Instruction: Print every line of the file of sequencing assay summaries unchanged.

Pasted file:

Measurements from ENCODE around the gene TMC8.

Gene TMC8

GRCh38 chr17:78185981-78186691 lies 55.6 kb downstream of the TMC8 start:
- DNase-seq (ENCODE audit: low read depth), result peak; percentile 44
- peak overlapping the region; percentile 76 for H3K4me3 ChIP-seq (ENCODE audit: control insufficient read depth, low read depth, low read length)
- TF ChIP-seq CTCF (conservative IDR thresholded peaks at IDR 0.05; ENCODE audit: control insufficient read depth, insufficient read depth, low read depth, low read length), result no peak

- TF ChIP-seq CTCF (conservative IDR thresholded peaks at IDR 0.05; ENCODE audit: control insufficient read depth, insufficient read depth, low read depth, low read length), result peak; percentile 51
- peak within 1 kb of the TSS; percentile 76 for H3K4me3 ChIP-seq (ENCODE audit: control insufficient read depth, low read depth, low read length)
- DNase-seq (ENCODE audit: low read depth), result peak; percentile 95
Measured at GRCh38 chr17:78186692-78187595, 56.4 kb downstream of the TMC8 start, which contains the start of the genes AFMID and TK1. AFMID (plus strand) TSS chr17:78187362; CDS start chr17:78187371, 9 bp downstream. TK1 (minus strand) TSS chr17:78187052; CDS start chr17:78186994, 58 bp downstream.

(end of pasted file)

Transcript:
Measurements from ENCODE around the gene TMC8.

Gene TMC8

GRCh38 chr17:78185981-78186691 lies 55.6 kb downstream of the TMC8 start:
- DNase-seq (ENCODE audit: low read depth), result peak; percentile 44
- peak overlapping the region; percentile 76 for H3K4me3 ChIP-seq (ENCODE audit: control insufficient read depth, low read depth, low read length)
- TF ChIP-seq CTCF (conservative IDR thresholded peaks at IDR 0.05; ENCODE audit: control insufficient read depth, insufficient read depth, low read depth, low read length), result no peak

- TF ChIP-seq CTCF (conservative IDR thresholded peaks at IDR 0.05; ENCODE audit: control insufficient read depth, insufficient read depth, low read depth, low read length), result peak; percentile 51
- peak within 1 kb of the TSS; percentile 76 for H3K4me3 ChIP-seq (ENCODE audit: control insufficient read depth, low read depth, low read length)
- DNase-seq (ENCODE audit: low read depth), result peak; percentile 95
Measured at GRCh38 chr17:78186692-78187595, 56.4 kb downstream of the TMC8 start, which contains the start of the genes AFMID and TK1. AFMID (plus strand) TSS chr17:78187362; CDS start chr17:78187371, 9 bp downstream. TK1 (minus strand) TSS chr17:78187052; CDS start chr17:78186994, 58 bp downstream.